U.S. crude oil futures gained nearly 1% Tuesday after flooding throughout the Midwest constricted crude flow from the storage hub in Cushing, Oklahoma, Kallanish Energy learns.
U.S. West Texas Intermediate futures settled at $59.14 a barrel, up 51 cents, or 0.9%, from its close on Friday before the long Memorial Day holiday weekend.
Flooded areas of Arkansas and Oklahoma were waiting for more rain that will feed the already swollen Arkansas River, forecasters said Tuesday, Reuters reported.
Up to 19 inches of rain have fallen so far in parts of Oklahoma over the month of May, the National Weather Service said, with more on the way.
Brent crude futures were three cents lower, at $70.08/Bbl. The global benchmark repeatedly moved above and below the $70/Bbl mark in choppy trading, as prices were caught between fears of slowing economic growth and expectations members of Opec+ will extend their six-month deal to curb production by 1.2 million barrels per day.
The Opec+ members, which include most members of Opec, along with a number of other producers led by Russia, are due to meet June 25-26, to discuss output policy, but it remains unclear whether their production pact will be extended.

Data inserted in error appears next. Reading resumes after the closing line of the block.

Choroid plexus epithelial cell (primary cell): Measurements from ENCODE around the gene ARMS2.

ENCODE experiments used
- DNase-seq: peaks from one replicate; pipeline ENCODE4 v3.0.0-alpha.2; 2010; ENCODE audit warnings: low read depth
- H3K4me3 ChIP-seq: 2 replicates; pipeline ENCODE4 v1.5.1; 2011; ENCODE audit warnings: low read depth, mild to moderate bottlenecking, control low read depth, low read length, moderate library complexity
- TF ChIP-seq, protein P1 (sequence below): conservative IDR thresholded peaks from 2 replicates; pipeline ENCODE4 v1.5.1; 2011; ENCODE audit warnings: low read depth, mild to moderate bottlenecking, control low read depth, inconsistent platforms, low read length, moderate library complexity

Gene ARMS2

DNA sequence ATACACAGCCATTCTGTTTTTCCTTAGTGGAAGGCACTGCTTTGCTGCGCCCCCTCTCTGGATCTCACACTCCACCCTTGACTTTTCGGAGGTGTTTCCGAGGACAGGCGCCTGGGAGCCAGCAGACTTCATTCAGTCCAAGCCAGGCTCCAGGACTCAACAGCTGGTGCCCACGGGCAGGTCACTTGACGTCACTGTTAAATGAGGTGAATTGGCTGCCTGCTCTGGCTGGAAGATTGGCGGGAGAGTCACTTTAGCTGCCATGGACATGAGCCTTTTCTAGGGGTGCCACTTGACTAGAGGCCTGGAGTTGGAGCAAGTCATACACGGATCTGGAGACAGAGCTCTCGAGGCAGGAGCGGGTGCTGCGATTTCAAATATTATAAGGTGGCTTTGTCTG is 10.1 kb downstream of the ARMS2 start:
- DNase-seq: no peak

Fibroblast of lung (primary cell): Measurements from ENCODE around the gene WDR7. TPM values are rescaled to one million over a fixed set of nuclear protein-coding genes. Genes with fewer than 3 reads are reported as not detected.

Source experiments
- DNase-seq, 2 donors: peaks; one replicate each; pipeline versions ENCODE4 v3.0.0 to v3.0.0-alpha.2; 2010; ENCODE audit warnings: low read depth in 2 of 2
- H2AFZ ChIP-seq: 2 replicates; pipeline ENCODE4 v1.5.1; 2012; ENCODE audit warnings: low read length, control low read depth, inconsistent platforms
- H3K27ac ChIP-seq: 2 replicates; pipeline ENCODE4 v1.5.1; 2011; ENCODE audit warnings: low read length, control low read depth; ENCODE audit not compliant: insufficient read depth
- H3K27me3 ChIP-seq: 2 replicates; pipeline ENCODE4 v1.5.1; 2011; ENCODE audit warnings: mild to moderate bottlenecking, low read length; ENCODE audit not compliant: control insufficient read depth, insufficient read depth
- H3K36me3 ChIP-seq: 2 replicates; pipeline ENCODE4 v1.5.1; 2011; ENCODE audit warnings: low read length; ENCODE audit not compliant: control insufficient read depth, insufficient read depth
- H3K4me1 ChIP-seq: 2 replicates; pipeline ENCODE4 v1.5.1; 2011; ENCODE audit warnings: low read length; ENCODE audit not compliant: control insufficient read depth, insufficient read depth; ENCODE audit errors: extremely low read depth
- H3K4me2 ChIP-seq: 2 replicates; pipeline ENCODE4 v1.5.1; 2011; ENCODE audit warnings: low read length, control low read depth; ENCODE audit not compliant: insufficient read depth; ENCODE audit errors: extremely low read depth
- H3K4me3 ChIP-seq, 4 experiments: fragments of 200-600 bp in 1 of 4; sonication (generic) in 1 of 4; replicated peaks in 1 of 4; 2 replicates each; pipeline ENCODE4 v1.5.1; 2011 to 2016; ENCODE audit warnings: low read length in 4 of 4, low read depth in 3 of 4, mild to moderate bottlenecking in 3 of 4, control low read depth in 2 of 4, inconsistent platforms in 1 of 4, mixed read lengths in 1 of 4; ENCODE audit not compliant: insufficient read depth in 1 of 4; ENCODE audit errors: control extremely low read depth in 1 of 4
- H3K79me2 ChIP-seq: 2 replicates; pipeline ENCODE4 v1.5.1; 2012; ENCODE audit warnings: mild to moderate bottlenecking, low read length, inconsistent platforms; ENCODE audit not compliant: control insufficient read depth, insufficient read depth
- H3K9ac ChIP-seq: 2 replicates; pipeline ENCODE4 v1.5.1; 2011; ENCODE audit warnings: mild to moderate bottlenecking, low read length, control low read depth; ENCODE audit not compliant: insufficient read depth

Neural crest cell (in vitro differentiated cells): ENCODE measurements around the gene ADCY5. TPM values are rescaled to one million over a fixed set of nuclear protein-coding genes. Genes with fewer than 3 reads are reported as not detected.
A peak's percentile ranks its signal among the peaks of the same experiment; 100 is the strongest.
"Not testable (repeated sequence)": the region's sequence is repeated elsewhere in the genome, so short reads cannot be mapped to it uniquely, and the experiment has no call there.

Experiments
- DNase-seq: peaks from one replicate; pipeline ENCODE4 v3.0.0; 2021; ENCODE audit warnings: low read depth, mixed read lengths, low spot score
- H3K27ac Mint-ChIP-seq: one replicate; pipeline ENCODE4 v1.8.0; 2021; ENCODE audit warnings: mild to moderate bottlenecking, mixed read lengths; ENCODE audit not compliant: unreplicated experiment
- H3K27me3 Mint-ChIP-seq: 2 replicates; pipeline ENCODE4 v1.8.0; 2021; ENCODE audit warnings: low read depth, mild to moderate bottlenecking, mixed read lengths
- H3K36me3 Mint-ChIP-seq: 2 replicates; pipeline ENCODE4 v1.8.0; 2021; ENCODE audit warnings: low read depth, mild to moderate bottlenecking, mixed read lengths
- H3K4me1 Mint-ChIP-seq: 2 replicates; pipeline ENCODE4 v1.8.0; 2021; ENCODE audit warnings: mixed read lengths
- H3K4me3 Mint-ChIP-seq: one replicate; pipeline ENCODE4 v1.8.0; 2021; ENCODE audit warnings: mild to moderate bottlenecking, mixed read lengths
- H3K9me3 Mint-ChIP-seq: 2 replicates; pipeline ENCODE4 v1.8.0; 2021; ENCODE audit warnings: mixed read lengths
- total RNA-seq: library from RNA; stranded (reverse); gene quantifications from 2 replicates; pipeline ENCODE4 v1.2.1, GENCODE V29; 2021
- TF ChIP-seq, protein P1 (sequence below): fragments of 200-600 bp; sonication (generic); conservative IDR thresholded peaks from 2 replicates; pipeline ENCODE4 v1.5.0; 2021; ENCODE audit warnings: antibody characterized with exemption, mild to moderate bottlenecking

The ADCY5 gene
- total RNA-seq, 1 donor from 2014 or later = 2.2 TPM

Brent futures last week fell 4.5%, and WTI dropped 6.4%, its biggest weekly loss since December, Reuters reported.
Last week’s oil-price drop came after the government reported U.S. crude oil inventories have risen to 476.8 million barrels — the highest total since July 2017.
Weekly inventory data this week has been delayed a day due to Monday’s Memorial Day holiday in the U.S..
Globally, supplies have tightened because of the OPEC+ cuts, with political tensions in the Middle East adding to the upward pressure on prices. U.S. sanctions have also largely taken Iranian and Venezuelan crude out of global markets.
Investors remained concerned the escalating trade war between the U.S. and China could hit the global economy and dent fuel consumption.
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